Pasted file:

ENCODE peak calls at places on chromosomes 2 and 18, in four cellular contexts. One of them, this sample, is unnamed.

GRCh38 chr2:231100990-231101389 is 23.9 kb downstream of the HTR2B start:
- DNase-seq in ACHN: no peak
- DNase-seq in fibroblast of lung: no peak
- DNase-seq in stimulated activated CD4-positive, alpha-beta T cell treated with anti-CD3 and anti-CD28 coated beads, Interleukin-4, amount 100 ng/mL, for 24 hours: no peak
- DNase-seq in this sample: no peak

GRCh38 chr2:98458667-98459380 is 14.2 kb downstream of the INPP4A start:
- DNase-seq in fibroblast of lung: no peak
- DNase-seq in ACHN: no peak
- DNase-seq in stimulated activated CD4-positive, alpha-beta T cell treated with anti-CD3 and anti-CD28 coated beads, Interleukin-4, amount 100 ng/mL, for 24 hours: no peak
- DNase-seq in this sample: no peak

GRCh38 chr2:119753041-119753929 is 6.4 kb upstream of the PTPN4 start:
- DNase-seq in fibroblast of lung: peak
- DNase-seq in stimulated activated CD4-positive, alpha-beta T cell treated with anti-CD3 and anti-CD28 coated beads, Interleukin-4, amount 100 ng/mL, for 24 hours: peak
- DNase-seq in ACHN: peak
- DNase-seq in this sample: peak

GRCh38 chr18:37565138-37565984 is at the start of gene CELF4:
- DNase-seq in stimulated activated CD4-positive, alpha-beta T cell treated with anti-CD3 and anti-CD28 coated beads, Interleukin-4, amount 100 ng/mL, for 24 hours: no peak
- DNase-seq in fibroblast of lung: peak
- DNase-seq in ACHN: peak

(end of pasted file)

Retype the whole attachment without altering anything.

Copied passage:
ENCODE peak calls at places on chromosomes 2 and 18, in four cellular contexts. One of them, this sample, is unnamed.

GRCh38 chr2:231100990-231101389 is 23.9 kb downstream of the HTR2B start:
- DNase-seq in ACHN: no peak
- DNase-seq in fibroblast of lung: no peak
- DNase-seq in stimulated activated CD4-positive, alpha-beta T cell treated with anti-CD3 and anti-CD28 coated beads, Interleukin-4, amount 100 ng/mL, for 24 hours: no peak
- DNase-seq in this sample: no peak

GRCh38 chr2:98458667-98459380 is 14.2 kb downstream of the INPP4A start:
- DNase-seq in fibroblast of lung: no peak
- DNase-seq in ACHN: no peak
- DNase-seq in stimulated activated CD4-positive, alpha-beta T cell treated with anti-CD3 and anti-CD28 coated beads, Interleukin-4, amount 100 ng/mL, for 24 hours: no peak
- DNase-seq in this sample: no peak

GRCh38 chr2:119753041-119753929 is 6.4 kb upstream of the PTPN4 start:
- DNase-seq in fibroblast of lung: peak
- DNase-seq in stimulated activated CD4-positive, alpha-beta T cell treated with anti-CD3 and anti-CD28 coated beads, Interleukin-4, amount 100 ng/mL, for 24 hours: peak
- DNase-seq in ACHN: peak
- DNase-seq in this sample: peak

GRCh38 chr18:37565138-37565984 is at the start of gene CELF4:
- DNase-seq in stimulated activated CD4-positive, alpha-beta T cell treated with anti-CD3 and anti-CD28 coated beads, Interleukin-4, amount 100 ng/mL, for 24 hours: no peak
- DNase-seq in fibroblast of lung: peak
- DNase-seq in ACHN: peak